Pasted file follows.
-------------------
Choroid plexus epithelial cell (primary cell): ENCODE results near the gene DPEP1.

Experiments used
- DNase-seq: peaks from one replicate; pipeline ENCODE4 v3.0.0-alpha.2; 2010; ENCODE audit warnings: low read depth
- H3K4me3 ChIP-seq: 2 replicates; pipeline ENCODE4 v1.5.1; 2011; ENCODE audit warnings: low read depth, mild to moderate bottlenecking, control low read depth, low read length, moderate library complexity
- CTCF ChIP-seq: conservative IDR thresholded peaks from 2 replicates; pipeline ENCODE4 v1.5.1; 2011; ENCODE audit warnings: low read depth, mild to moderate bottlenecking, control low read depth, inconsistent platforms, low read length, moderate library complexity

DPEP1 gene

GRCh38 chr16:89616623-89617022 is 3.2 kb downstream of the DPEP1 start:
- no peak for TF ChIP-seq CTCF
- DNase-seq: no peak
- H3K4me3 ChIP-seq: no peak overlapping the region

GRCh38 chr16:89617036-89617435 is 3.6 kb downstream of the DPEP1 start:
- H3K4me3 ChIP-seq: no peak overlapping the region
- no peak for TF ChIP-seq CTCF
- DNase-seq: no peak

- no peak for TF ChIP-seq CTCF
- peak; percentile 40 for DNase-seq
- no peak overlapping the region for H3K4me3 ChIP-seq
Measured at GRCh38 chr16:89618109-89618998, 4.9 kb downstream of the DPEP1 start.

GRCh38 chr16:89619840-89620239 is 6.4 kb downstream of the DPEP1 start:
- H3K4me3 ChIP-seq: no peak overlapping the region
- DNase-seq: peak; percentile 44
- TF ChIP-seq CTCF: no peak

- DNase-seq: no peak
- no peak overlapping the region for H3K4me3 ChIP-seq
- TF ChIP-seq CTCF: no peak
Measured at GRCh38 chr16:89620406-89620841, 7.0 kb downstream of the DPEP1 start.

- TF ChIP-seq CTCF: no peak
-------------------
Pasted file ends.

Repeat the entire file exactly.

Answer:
Choroid plexus epithelial cell (primary cell): ENCODE results near the gene DPEP1.

Experiments used
- DNase-seq: peaks from one replicate; pipeline ENCODE4 v3.0.0-alpha.2; 2010; ENCODE audit warnings: low read depth
- H3K4me3 ChIP-seq: 2 replicates; pipeline ENCODE4 v1.5.1; 2011; ENCODE audit warnings: low read depth, mild to moderate bottlenecking, control low read depth, low read length, moderate library complexity
- CTCF ChIP-seq: conservative IDR thresholded peaks from 2 replicates; pipeline ENCODE4 v1.5.1; 2011; ENCODE audit warnings: low read depth, mild to moderate bottlenecking, control low read depth, inconsistent platforms, low read length, moderate library complexity

DPEP1 gene

GRCh38 chr16:89616623-89617022 is 3.2 kb downstream of the DPEP1 start:
- no peak for TF ChIP-seq CTCF
- DNase-seq: no peak
- H3K4me3 ChIP-seq: no peak overlapping the region

GRCh38 chr16:89617036-89617435 is 3.6 kb downstream of the DPEP1 start:
- H3K4me3 ChIP-seq: no peak overlapping the region
- no peak for TF ChIP-seq CTCF
- DNase-seq: no peak

- no peak for TF ChIP-seq CTCF
- peak; percentile 40 for DNase-seq
- no peak overlapping the region for H3K4me3 ChIP-seq
Measured at GRCh38 chr16:89618109-89618998, 4.9 kb downstream of the DPEP1 start.

GRCh38 chr16:89619840-89620239 is 6.4 kb downstream of the DPEP1 start:
- H3K4me3 ChIP-seq: no peak overlapping the region
- DNase-seq: peak; percentile 44
- TF ChIP-seq CTCF: no peak

- DNase-seq: no peak
- no peak overlapping the region for H3K4me3 ChIP-seq
- TF ChIP-seq CTCF: no peak
Measured at GRCh38 chr16:89620406-89620841, 7.0 kb downstream of the DPEP1 start.

- TF ChIP-seq CTCF: no peak